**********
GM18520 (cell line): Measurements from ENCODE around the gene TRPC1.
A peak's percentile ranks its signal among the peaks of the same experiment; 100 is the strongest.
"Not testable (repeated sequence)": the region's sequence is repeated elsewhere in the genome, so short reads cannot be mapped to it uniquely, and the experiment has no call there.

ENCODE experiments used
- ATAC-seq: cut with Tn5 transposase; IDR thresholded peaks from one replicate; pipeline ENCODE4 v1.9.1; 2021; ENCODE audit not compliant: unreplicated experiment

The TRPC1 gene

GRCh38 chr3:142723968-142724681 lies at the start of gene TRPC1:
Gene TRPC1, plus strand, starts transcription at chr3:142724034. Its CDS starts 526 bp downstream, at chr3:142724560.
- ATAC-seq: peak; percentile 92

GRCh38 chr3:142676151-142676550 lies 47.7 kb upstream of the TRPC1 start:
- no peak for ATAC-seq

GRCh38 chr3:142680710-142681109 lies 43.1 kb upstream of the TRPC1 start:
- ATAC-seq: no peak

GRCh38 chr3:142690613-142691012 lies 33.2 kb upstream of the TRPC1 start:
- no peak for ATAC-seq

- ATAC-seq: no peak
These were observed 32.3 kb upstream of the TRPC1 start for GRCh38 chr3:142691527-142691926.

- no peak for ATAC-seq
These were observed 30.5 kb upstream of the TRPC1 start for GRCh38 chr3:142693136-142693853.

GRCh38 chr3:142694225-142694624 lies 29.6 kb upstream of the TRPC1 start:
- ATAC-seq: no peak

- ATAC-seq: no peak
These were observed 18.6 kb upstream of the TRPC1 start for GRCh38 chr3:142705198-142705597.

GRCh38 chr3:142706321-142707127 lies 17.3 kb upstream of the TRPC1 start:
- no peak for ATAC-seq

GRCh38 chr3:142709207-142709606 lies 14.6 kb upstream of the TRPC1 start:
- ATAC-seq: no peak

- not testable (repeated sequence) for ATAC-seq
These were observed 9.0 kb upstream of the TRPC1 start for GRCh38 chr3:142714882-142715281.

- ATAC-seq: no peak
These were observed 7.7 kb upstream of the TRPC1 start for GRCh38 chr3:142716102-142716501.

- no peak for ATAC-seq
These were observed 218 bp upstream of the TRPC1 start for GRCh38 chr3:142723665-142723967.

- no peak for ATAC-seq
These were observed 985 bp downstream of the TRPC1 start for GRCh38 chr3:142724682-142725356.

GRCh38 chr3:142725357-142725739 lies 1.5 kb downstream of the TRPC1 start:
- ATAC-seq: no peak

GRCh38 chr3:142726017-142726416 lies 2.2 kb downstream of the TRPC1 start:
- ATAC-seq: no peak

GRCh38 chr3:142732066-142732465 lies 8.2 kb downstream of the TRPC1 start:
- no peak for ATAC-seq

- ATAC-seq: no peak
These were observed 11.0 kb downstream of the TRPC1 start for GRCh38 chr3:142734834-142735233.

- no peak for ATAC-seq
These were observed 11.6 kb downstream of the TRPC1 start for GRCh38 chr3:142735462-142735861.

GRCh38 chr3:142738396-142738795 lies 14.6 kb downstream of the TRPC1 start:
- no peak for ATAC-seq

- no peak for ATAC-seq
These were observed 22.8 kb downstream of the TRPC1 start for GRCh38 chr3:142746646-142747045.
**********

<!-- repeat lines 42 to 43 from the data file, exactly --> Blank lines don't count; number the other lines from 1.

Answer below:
- ATAC-seq: no peak
These were observed 11.0 kb downstream of the TRPC1 start for GRCh38 chr3:142734834-142735233.